Taking away the punch bowl, however, will not always be popular. At various points in the cycle it could mean restricting mortgage credit when individuals are buying houses in a rising market, and limiting credit to real estate investors who enjoy the rising prices which easy credit itself helps produce. It means slowing down credit booms which, as long as they last, make governments popular and swell their tax revenues.
And following our Mortgage Market Review, we propose to significantly strengthen the requirement for lenders to assess the affordability of mortgage loans, rather than assuming that informed customers and prudent lenders will always reach sensible decisions, an assumption sadly contradicted by some pre-crisis lending.

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According to the Telegraph Report of Turner's Mansion House speech:

Will be astonished if this actually gets put into practice...

more at the link, including such gems as:

Very interesting. Thanks for posting it. Very good news.

I think they will implement, at least some controls. Democracies do learn, after all, but Jeeesus it is slow, fecking hell...

Oh well, all other systems are even worse, etc...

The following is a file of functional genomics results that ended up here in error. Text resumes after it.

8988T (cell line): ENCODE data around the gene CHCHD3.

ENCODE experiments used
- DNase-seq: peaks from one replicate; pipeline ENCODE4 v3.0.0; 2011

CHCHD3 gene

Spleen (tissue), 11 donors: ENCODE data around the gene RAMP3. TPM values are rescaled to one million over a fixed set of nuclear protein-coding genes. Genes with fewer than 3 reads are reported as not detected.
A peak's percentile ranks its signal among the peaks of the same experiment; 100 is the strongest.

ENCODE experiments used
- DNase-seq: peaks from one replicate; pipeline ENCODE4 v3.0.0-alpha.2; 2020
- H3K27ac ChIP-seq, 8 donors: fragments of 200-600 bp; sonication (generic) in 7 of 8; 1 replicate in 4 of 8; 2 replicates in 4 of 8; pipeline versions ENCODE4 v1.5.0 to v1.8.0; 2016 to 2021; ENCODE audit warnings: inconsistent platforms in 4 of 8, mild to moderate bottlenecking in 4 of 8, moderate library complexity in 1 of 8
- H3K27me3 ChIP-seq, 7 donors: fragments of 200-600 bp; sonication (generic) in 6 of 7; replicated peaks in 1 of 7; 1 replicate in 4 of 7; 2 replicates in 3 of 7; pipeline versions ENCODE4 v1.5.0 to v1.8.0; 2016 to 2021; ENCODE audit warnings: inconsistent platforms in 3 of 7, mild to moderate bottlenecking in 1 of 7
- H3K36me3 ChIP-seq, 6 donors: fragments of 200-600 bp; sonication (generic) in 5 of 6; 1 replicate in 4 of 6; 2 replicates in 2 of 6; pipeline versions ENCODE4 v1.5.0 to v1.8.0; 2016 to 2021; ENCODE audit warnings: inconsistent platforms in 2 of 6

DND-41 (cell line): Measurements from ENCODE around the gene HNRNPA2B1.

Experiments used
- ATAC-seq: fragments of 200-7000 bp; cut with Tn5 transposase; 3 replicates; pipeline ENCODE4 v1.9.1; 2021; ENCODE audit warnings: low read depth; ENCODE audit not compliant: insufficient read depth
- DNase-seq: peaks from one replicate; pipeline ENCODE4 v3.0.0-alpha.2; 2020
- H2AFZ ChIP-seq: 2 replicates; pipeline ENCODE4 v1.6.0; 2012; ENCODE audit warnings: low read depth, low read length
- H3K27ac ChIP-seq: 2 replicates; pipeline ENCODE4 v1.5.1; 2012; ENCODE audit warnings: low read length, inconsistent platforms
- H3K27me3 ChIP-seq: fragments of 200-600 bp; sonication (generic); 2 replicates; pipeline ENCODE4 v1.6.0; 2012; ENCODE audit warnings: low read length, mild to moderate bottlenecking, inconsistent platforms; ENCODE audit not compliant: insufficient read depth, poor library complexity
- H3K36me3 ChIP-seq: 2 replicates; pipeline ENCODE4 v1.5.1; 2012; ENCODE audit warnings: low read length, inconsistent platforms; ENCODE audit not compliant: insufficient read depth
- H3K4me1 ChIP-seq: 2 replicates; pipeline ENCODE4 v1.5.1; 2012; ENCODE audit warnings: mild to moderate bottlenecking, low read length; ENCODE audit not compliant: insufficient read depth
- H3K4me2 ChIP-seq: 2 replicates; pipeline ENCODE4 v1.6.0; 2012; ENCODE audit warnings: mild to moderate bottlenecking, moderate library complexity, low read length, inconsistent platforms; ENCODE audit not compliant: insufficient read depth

But god almighty it is frustratingly slow, glacier pace.

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Full text of the speech at the FSA website.

The full toolkit to achieve that constraint [by the new Financial Policy Committee (FPC)] is still to be defined. It will certainly include countercyclical capital buffers, increased to slow down excessive credit growth, reduced to support lending in recessions. It could include their variation by sector – constraining commercial real estate lending more than other categories: and it may need to include limits on allowable contracts, such as maximum loan-to-value ratios, rather than constraints imposed solely on aggregate lender balance sheets.

BTL is commercial of course, we just have to hope the FSA see it that way too ;)

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may.....could............should..........if.......might..........

4 yrs on and the new boy paid for by the banksters tells us not to blame the banksters for being crooks, stealing all the money, then passing the bill to the poor.

Same tired old rhetoric I'm afraid.

Horse. Door. Bolted. (But I'm sure he's getting a nice fat salary and a bonus for looking earnest)

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oh, oh, oh...

a moment of silence please for those who never get the chance

they show up to the party but they're never asked to dance

the losers the liars the bastards the thieves

the cynicists, the pessimists and those that don't believe in nothing

they said "a pox

upon your house

upon your family and everyone you knew

and everyone you'll ever meet"

i bet they think we wish we joined when we could

but we do what we want we don't do what we should

now everybody's laughing because they're thinking they in on something i don't get

don't forget

i connect and i read every word you said

like a child who believes he was wronged

if you hate me so much then stop singing my songs

Link

Edited by Saving For a Space Ship